In the countdown to releasing on amazon, I thought I would leak a chapter once a week. This should help me get my butt in gear to get the final typos fixed and post it up on amazon before the entire thing is up on my blog. Anyway, here it goes. Enjoy, leave feedback, point out a typo or two I may have missed.
*There is bad language in this book, in case you need a heads up on that sort of thing.
It must have been one hell of a party. Michael James had no idea where he was or how he had gotten there. He stood on the front porch of a dark house. The wooden planks creaked under his black leather boots. Finding himself in an unfamiliar place was not completely unusual; everything would come back to him in time. His bright blue eyes slowly acclimated to the pitch around him, but there was only black past the porch. He quickly blinked trying to focus in the darkness. A dim porch light offered no help. Michael could just make out the sign over the door – “Theo’s House”. A deep sigh escaped his lips as he rested his head on the door jam. “Not this again.”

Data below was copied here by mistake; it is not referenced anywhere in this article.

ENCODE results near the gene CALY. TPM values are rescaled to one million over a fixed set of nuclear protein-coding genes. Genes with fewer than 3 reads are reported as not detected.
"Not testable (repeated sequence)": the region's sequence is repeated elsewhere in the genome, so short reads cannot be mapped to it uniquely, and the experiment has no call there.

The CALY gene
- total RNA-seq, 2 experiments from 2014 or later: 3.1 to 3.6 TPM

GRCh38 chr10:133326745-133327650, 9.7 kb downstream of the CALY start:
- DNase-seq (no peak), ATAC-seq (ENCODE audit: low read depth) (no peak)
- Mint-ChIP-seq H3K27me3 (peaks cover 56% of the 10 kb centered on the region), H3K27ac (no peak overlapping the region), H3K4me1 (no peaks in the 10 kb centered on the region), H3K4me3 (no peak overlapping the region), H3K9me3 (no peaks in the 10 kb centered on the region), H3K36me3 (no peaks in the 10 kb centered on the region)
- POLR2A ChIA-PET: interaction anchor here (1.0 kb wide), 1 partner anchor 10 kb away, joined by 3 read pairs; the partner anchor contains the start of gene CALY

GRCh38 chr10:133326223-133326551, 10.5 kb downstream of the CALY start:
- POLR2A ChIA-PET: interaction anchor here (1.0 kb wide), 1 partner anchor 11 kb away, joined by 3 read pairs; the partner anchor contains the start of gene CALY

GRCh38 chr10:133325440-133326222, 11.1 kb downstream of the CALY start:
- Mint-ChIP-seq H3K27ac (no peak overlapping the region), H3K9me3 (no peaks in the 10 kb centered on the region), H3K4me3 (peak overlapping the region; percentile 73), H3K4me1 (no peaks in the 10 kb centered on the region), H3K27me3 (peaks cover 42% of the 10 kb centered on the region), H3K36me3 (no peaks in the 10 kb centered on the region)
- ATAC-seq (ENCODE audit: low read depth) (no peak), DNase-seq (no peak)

The old door creaked open from inside. Had he already knocked? He couldn’t remember.
A slight, elderly woman wearing a blue knit cardigan appeared before him, her steel grey hair tied up in a neat bun. “Mr. Levitsky, we have been expecting you.”
Michael sighed. How many times was he going to be shipped off to a place like this before someone realized it wasn’t going to change him? He made a mental note to fire his agent or publicist or whoever it was that sent him here when he got home. They were all too meddling. “It’s James, Mike James.”
“Please come in Mr. Levitsky. We have a room reserved just for you.” The woman moved out of the way and extended her arm, inviting him through the doorway.
Michael begrudgingly obeyed. He stepped into what resembled a doctor’s waiting room, shielding his eyes from the bright fluorescent lighting. There were a dozen or so vinyl chairs, upholstered in a dated shade of avocado green. In between were a few tables with old magazines neatly arranged across them. A simple wooden desk sat on the far side of the room. The only thing on it was an old rotary phone. Michael remembered his parents having one when he was a kid, but it had been some time since he had seen one in working order. The dated technology seemed fitting. Everything looked old, very old. He couldn’t believe the condition of this cut-rate facility he had been sent to.